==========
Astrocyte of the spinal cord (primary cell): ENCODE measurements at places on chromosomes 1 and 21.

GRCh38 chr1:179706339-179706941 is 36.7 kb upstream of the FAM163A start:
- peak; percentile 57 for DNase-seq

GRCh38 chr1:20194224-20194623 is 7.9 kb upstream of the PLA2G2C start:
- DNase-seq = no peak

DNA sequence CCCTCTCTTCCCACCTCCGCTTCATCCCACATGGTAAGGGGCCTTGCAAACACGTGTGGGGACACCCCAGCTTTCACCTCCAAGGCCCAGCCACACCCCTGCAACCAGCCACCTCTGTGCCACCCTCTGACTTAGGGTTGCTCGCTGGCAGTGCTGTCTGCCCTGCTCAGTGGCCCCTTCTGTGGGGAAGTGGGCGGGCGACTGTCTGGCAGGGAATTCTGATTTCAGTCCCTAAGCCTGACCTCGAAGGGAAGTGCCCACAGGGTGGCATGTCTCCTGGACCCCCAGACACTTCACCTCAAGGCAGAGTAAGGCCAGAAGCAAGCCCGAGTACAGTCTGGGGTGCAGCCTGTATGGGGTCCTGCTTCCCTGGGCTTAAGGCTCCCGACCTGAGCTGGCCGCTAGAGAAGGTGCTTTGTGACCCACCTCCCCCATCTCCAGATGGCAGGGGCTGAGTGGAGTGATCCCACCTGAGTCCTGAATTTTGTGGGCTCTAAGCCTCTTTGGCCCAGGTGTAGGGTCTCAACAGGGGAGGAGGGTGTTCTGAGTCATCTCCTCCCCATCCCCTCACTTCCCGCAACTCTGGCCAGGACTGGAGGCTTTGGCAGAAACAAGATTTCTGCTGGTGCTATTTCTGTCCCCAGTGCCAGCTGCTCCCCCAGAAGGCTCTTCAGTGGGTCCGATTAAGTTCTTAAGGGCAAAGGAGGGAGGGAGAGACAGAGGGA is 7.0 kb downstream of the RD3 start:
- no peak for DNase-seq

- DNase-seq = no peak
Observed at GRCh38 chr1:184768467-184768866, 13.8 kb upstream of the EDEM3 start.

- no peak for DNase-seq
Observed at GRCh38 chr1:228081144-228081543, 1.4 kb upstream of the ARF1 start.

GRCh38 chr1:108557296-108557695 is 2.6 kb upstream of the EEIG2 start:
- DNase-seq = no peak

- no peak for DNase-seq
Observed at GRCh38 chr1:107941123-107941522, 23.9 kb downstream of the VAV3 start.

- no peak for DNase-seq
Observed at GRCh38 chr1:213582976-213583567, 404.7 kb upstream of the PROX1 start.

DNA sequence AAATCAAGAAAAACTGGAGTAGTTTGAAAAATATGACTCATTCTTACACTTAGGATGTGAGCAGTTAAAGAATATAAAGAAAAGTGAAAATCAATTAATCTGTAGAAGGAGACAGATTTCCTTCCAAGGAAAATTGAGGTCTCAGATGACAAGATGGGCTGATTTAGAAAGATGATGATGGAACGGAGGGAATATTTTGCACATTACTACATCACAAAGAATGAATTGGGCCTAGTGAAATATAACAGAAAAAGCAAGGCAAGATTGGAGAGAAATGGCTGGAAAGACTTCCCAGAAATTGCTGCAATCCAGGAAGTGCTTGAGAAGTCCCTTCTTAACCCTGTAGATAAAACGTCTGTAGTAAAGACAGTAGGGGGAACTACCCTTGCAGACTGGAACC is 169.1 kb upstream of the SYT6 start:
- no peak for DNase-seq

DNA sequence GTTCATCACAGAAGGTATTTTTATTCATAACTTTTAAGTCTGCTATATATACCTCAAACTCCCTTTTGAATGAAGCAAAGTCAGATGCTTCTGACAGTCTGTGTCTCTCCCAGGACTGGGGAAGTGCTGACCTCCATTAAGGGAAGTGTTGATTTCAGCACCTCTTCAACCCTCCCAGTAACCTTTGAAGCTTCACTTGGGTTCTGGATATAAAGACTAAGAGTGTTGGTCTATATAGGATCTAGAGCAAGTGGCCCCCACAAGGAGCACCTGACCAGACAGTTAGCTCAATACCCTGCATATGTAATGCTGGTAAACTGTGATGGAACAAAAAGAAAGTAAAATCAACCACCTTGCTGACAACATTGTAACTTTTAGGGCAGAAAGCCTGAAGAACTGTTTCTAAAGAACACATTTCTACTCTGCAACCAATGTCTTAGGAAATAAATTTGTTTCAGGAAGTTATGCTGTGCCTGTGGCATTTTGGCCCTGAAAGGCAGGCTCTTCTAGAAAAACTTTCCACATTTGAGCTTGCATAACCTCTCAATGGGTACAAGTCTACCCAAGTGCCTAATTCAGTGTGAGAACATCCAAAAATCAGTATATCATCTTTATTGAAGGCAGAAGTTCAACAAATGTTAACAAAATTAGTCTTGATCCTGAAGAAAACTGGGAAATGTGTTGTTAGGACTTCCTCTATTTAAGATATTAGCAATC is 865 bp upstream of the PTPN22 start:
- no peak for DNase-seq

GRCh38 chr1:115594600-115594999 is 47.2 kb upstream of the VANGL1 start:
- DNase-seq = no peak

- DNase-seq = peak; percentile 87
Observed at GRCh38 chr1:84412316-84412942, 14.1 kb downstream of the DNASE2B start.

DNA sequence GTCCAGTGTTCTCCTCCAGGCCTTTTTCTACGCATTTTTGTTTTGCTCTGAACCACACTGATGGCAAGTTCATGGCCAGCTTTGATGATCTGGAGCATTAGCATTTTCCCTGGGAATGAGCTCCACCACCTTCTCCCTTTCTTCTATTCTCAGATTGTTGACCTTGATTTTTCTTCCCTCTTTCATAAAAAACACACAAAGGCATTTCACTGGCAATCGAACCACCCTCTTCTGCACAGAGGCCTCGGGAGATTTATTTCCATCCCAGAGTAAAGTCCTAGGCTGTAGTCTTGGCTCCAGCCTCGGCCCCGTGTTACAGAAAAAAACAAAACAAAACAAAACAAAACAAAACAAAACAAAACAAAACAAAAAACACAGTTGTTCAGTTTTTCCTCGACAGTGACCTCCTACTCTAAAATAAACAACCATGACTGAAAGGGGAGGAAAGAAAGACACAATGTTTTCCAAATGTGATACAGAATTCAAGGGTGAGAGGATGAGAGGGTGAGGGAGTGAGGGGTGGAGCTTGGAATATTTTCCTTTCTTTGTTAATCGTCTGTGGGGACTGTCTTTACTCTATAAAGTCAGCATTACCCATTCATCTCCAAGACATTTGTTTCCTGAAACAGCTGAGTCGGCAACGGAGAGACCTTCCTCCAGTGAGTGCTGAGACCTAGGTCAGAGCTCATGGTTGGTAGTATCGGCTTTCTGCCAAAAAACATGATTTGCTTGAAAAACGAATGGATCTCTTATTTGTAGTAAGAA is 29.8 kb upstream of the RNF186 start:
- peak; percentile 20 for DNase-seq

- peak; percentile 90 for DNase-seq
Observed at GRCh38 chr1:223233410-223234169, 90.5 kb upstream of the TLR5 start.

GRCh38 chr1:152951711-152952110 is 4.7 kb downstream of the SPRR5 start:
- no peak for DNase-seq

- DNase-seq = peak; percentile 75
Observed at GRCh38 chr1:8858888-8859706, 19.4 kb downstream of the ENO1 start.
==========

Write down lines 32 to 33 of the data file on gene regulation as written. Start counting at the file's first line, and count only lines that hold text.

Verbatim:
- DNase-seq = peak; percentile 75
Observed at GRCh38 chr1:8858888-8859706, 19.4 kb downstream of the ENO1 start.